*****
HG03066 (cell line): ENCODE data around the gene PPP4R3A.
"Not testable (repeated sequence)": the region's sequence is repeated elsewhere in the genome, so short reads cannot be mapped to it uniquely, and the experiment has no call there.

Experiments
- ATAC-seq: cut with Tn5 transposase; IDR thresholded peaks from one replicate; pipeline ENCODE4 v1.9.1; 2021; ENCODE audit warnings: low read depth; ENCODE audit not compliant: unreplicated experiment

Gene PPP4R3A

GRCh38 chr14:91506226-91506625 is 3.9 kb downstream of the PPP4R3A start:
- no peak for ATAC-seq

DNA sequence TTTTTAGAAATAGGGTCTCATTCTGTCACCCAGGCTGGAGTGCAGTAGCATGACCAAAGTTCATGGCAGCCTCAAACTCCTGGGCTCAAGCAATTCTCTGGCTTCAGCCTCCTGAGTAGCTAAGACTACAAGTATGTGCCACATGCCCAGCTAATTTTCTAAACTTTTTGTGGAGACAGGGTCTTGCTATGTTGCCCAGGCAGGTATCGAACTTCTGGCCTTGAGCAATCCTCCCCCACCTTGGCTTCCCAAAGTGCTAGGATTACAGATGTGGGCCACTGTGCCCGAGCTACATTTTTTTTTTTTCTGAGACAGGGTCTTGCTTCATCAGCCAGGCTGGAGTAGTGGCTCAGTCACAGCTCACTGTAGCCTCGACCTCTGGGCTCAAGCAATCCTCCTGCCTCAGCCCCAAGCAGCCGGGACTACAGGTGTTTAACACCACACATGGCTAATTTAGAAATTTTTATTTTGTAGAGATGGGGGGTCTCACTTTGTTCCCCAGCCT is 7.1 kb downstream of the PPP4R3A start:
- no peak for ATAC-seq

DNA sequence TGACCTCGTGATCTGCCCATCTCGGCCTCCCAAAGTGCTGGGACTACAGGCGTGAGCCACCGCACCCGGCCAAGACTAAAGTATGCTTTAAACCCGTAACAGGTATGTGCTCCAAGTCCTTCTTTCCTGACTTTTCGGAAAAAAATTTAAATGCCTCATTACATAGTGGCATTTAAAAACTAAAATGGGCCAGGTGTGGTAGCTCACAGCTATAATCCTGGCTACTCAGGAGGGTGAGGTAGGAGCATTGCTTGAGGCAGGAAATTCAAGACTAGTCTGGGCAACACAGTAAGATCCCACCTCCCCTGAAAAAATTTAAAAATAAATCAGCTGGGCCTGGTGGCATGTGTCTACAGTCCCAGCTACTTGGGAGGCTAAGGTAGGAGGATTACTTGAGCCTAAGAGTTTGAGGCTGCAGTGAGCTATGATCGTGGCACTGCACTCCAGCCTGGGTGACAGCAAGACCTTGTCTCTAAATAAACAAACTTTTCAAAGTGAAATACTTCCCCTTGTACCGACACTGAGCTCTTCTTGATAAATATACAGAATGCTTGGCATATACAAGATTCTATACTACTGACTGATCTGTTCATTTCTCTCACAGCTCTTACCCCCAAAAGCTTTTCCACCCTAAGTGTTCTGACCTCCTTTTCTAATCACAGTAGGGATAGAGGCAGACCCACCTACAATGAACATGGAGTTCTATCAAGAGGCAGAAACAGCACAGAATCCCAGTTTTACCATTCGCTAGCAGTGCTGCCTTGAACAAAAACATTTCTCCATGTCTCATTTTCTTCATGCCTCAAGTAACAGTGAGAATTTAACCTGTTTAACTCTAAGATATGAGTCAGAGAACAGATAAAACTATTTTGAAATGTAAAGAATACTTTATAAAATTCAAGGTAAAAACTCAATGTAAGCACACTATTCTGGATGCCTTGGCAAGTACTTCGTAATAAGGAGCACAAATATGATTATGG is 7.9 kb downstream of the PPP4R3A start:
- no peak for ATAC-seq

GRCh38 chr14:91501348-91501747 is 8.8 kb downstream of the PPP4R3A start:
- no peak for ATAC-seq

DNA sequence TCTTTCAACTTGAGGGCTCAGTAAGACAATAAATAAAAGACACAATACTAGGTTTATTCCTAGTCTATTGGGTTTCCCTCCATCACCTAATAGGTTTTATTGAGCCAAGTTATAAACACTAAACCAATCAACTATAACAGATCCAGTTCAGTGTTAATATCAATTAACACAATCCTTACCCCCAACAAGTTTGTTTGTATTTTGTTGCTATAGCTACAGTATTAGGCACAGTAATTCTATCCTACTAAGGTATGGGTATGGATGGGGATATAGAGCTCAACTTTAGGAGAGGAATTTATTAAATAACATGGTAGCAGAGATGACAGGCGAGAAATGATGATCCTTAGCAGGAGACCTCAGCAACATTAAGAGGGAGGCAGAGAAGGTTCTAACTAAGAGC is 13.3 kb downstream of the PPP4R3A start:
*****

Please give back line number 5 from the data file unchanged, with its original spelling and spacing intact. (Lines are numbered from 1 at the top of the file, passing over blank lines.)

Gene PPP4R3A